And, as you may have noticed, this site has taken on a new approach in a way. At the start of Fall 2018, I had two sites. This site and The goal of that other site was to be a repository of course-related assignments and resources. However, since Sterling College does have a learning management system, I didn’t really need to have my own. I could just use what was available, and that made a lot more sense since the students were used to using it. Not to mention the fact that I felt my attention was too divided. I wasn’t giving either site the attention it deserved. So in discussing the the matter with my lovely wife, Kendall Vogts, I realized I was trying to lead two separate lives. I had this site that was basically everything expect my teacher life, and I had a more education focused site. But who am I? I am a journalism educator. That is who I am at the end of the day. Journalism is primarily what I write about even on this blog. I also am an author and an entrepreneur, but my primary persona is as a journalism educator. Why have two sites?

The answer was I shouldn’t.

So over the past month or two, I slowly began consolidating everything into this site. I updated the website header to reflect this new focus, altered the navigation to put the emphasis where it should be, and pointed at this site.

Now, I have one site to share with the world. It has numerous resources for my students, it still has information regarding my life’s other aspects, and it is my primary writing platform.

I’m personally excited about this. I like the idea of simplifying things in this way. I still normally prefer to keep the streams separate in many ways, but having too many portals on the web has been something that has concerned me for some time because I feared the overall quality was dipping due to the efforts of keeping all the plates spinning at the same time. Now I feel I’ve taken a big step toward repairing that fractured attention. And the timing works well since I was already in a state of flux do to shifting away from being a full-time high school teacher to being a full-time professor.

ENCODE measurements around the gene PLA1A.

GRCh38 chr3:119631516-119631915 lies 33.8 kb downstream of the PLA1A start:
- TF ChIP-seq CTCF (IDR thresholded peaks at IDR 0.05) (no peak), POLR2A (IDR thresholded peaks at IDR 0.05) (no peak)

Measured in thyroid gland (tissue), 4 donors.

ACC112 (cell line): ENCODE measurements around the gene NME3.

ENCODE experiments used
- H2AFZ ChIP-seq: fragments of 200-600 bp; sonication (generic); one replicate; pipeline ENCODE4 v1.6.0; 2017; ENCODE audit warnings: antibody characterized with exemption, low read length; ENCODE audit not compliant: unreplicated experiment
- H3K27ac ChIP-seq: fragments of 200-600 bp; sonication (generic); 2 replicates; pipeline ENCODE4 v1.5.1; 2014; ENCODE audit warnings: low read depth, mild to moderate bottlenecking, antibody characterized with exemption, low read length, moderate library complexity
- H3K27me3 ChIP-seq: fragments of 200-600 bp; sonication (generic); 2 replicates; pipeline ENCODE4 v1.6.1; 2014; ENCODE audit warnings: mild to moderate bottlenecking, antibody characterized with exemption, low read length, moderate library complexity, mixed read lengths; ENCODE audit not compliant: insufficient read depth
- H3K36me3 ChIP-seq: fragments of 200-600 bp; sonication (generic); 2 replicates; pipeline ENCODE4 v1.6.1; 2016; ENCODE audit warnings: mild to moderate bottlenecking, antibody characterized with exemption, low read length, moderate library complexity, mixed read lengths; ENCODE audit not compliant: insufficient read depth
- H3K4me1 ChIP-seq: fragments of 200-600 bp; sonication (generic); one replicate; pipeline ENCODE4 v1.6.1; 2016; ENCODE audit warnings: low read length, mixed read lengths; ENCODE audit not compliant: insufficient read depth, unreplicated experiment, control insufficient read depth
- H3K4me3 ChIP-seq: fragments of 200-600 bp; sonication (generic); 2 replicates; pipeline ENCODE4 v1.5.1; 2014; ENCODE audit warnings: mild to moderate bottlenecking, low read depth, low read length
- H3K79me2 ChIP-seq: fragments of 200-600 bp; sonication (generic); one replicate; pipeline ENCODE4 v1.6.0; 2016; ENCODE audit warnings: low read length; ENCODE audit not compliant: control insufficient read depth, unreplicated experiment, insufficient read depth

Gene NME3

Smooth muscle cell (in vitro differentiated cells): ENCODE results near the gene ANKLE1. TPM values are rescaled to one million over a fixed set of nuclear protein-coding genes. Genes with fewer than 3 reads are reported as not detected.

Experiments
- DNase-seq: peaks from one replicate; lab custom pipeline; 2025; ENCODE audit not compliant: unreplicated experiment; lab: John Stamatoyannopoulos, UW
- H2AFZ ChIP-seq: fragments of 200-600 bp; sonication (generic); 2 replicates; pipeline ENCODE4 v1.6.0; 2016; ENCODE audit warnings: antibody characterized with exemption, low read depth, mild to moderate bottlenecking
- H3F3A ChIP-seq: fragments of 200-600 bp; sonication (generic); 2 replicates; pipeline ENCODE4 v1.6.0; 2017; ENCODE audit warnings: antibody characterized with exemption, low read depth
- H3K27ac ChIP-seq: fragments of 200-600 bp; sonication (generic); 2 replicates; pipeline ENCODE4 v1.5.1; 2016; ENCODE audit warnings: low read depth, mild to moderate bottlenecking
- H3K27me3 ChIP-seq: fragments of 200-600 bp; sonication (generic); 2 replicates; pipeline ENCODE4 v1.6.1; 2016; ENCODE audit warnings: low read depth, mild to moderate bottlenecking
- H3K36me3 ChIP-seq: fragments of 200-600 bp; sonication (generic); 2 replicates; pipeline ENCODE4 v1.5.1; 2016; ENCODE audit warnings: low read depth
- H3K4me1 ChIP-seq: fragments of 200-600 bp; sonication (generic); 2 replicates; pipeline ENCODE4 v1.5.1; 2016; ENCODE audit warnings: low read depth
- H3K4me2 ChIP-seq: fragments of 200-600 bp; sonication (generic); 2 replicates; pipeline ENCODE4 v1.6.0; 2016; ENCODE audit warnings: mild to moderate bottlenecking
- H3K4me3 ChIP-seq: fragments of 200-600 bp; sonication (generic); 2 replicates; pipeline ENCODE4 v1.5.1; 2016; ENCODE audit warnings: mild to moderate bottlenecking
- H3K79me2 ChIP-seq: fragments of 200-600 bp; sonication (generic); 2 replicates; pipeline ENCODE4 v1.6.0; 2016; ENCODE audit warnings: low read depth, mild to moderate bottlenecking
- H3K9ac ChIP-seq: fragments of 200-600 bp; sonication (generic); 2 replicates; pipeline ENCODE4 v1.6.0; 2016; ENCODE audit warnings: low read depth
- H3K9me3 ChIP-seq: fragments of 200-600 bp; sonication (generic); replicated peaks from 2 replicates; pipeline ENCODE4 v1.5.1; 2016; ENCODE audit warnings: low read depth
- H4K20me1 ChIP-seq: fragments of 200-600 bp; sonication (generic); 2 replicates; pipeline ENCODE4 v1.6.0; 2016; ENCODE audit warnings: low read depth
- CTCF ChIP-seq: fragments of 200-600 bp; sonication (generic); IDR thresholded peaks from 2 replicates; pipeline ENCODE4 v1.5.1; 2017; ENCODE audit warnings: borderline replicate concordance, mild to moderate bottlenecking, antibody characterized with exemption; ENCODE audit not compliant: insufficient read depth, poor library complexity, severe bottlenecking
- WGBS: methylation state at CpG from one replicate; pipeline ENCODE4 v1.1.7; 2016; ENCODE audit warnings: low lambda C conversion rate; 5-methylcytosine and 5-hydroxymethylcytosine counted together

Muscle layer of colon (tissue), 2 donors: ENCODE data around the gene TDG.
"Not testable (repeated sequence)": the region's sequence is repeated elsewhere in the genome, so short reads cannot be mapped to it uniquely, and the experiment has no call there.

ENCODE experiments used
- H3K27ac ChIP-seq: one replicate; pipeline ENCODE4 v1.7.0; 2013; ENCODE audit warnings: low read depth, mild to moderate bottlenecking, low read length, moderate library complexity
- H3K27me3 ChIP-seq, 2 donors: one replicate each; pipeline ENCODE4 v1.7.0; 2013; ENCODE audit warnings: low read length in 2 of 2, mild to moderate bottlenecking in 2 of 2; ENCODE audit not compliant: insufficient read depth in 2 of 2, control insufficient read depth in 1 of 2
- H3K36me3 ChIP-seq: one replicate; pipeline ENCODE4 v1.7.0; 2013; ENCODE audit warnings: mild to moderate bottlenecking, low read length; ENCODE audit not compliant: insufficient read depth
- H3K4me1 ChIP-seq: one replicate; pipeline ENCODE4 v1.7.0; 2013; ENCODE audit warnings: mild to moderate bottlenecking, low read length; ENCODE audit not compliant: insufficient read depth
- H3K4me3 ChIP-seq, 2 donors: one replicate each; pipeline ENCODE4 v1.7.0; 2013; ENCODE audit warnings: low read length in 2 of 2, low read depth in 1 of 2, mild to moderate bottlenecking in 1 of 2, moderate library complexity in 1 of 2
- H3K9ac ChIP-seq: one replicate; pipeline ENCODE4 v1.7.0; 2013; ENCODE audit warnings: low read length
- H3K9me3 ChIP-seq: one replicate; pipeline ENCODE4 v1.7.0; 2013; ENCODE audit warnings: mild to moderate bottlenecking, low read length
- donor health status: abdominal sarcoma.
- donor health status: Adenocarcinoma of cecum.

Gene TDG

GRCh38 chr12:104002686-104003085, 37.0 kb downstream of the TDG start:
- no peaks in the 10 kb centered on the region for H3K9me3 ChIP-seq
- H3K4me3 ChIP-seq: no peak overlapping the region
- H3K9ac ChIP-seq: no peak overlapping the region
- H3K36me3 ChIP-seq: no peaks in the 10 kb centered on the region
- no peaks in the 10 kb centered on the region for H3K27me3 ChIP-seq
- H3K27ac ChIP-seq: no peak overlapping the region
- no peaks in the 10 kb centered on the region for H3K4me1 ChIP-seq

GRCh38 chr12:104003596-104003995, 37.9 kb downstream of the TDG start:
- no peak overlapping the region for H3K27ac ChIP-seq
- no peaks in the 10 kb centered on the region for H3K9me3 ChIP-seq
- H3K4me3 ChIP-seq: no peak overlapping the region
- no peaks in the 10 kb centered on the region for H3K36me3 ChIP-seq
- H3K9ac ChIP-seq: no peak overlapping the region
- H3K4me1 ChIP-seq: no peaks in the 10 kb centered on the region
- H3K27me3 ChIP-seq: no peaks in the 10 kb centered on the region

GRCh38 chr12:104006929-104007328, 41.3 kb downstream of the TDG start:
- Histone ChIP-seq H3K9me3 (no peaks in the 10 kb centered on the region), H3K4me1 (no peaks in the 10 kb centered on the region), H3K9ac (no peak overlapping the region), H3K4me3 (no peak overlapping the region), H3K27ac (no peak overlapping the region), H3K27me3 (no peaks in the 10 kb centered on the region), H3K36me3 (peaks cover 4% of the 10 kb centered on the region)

I still will maintain two Twitter feeds though. My more personal feed (@toddvogts) and my class-orientated feed (@profvogts). This decision was made for more logistical reasons. I will continue to use my personal account as I have, but @profvogts will be used for in-class exercises, assignments and announcements. I will treat it primarily as a message board to let students know what is going on. I feel they are more likely to follow that account and see messages regarding classes than they are to check their email. But, because of this, I don’t want to flood their feeds with my other postings. I want to keep it focuses so when they see @profvogts pop up on their timelines they know it is something important they need to pay attention to right away.